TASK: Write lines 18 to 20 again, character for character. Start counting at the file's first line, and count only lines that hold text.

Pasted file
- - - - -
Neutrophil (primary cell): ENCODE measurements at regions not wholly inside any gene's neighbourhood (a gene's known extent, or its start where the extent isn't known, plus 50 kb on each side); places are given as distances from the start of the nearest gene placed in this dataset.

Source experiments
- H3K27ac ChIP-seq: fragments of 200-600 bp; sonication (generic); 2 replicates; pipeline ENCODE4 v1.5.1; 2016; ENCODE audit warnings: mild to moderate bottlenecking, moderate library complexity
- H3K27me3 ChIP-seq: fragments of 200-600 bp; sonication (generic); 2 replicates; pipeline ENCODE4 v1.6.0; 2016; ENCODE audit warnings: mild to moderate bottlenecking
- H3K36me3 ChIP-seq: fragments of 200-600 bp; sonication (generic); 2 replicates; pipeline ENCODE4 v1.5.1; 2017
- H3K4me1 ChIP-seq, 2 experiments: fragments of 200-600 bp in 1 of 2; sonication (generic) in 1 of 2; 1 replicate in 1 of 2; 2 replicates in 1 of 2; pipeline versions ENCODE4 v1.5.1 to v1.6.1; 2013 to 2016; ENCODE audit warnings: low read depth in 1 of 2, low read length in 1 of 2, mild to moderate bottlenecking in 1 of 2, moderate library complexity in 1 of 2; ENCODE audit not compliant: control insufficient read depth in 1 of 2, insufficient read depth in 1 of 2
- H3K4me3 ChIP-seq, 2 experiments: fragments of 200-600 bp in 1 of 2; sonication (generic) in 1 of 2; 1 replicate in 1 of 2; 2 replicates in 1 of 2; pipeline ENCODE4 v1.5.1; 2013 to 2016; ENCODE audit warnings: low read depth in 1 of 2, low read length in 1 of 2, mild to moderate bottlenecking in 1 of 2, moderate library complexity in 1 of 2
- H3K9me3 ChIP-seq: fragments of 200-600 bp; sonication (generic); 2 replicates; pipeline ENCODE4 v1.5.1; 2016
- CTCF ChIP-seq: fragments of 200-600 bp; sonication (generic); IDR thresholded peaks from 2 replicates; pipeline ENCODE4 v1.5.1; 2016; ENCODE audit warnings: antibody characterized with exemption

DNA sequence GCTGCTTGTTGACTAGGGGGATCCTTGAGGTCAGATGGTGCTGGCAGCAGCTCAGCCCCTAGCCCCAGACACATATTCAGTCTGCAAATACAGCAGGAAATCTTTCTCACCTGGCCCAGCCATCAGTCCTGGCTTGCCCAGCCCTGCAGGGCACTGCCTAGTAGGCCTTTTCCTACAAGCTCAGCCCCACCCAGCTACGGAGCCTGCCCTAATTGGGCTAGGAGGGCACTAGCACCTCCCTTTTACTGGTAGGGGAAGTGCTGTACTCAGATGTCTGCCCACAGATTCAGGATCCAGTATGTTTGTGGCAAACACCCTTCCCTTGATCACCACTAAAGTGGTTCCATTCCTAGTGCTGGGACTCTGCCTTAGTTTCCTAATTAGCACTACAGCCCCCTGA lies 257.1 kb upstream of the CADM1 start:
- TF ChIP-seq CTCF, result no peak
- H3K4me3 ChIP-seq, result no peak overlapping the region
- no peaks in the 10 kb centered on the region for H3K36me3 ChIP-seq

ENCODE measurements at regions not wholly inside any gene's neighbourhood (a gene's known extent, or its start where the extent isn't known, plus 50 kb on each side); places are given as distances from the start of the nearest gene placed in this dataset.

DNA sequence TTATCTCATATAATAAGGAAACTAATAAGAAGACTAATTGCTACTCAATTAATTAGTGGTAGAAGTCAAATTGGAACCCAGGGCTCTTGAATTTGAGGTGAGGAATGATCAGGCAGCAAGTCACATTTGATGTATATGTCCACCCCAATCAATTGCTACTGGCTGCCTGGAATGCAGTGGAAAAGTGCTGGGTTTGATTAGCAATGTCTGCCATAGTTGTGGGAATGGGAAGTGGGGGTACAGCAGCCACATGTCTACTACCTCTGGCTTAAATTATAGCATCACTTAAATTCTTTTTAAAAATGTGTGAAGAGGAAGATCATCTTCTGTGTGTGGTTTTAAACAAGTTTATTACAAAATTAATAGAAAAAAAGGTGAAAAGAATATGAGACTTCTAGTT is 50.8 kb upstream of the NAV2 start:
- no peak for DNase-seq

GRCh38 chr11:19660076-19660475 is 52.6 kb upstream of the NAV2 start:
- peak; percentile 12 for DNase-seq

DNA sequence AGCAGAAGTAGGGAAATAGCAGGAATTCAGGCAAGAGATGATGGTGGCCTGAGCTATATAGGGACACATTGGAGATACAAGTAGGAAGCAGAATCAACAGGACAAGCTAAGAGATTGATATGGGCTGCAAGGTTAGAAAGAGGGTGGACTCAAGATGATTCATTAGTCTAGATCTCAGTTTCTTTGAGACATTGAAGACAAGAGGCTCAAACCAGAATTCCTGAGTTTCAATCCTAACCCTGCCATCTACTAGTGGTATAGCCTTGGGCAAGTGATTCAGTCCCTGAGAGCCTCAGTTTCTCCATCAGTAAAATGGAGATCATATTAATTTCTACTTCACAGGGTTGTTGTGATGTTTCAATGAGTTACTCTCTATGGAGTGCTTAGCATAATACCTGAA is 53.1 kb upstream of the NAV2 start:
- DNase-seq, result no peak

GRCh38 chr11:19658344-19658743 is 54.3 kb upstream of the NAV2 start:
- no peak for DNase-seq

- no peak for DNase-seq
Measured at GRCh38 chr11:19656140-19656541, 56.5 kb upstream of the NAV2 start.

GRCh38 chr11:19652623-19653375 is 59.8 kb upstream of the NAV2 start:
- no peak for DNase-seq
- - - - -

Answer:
- peak; percentile 12 for DNase-seq

DNA sequence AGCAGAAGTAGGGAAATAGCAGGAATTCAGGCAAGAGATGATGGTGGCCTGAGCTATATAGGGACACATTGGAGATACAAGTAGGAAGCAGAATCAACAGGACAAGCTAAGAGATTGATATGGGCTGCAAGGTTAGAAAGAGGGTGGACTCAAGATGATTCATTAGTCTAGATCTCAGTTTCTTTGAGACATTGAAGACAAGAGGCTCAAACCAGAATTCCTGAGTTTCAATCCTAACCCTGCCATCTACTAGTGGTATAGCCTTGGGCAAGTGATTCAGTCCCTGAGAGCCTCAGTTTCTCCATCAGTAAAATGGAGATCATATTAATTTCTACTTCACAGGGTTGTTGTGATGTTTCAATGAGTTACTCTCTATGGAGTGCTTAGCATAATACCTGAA is 53.1 kb upstream of the NAV2 start:
- DNase-seq, result no peak